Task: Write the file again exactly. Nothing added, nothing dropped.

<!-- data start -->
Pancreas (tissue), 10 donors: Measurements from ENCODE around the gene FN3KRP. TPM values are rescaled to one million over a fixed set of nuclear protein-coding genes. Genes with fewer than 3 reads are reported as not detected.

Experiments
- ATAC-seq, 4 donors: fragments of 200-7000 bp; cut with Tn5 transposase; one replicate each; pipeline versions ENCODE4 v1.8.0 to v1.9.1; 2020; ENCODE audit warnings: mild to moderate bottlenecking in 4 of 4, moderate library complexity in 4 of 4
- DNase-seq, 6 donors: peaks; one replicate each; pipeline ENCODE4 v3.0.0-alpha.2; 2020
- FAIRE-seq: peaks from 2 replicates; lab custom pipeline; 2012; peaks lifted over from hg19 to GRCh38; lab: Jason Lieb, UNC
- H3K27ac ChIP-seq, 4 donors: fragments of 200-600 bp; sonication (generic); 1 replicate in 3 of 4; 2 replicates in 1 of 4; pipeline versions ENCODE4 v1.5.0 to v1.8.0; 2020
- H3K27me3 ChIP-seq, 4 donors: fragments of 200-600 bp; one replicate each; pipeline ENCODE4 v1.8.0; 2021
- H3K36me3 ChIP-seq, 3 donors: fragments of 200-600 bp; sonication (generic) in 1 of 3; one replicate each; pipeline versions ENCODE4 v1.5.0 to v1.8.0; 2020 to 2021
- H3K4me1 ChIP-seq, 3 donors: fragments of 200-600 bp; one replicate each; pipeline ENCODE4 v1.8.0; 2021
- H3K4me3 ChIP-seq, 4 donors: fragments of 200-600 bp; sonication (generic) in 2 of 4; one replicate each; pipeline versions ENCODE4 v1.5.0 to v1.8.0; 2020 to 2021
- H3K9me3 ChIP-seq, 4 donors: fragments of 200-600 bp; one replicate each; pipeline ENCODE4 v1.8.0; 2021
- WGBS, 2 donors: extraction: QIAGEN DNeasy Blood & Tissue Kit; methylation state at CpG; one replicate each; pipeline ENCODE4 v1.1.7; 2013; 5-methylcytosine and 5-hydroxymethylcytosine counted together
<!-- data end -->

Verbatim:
Pancreas (tissue), 10 donors: Measurements from ENCODE around the gene FN3KRP. TPM values are rescaled to one million over a fixed set of nuclear protein-coding genes. Genes with fewer than 3 reads are reported as not detected.

Experiments
- ATAC-seq, 4 donors: fragments of 200-7000 bp; cut with Tn5 transposase; one replicate each; pipeline versions ENCODE4 v1.8.0 to v1.9.1; 2020; ENCODE audit warnings: mild to moderate bottlenecking in 4 of 4, moderate library complexity in 4 of 4
- DNase-seq, 6 donors: peaks; one replicate each; pipeline ENCODE4 v3.0.0-alpha.2; 2020
- FAIRE-seq: peaks from 2 replicates; lab custom pipeline; 2012; peaks lifted over from hg19 to GRCh38; lab: Jason Lieb, UNC
- H3K27ac ChIP-seq, 4 donors: fragments of 200-600 bp; sonication (generic); 1 replicate in 3 of 4; 2 replicates in 1 of 4; pipeline versions ENCODE4 v1.5.0 to v1.8.0; 2020
- H3K27me3 ChIP-seq, 4 donors: fragments of 200-600 bp; one replicate each; pipeline ENCODE4 v1.8.0; 2021
- H3K36me3 ChIP-seq, 3 donors: fragments of 200-600 bp; sonication (generic) in 1 of 3; one replicate each; pipeline versions ENCODE4 v1.5.0 to v1.8.0; 2020 to 2021
- H3K4me1 ChIP-seq, 3 donors: fragments of 200-600 bp; one replicate each; pipeline ENCODE4 v1.8.0; 2021
- H3K4me3 ChIP-seq, 4 donors: fragments of 200-600 bp; sonication (generic) in 2 of 4; one replicate each; pipeline versions ENCODE4 v1.5.0 to v1.8.0; 2020 to 2021
- H3K9me3 ChIP-seq, 4 donors: fragments of 200-600 bp; one replicate each; pipeline ENCODE4 v1.8.0; 2021
- WGBS, 2 donors: extraction: QIAGEN DNeasy Blood & Tissue Kit; methylation state at CpG; one replicate each; pipeline ENCODE4 v1.1.7; 2013; 5-methylcytosine and 5-hydroxymethylcytosine counted together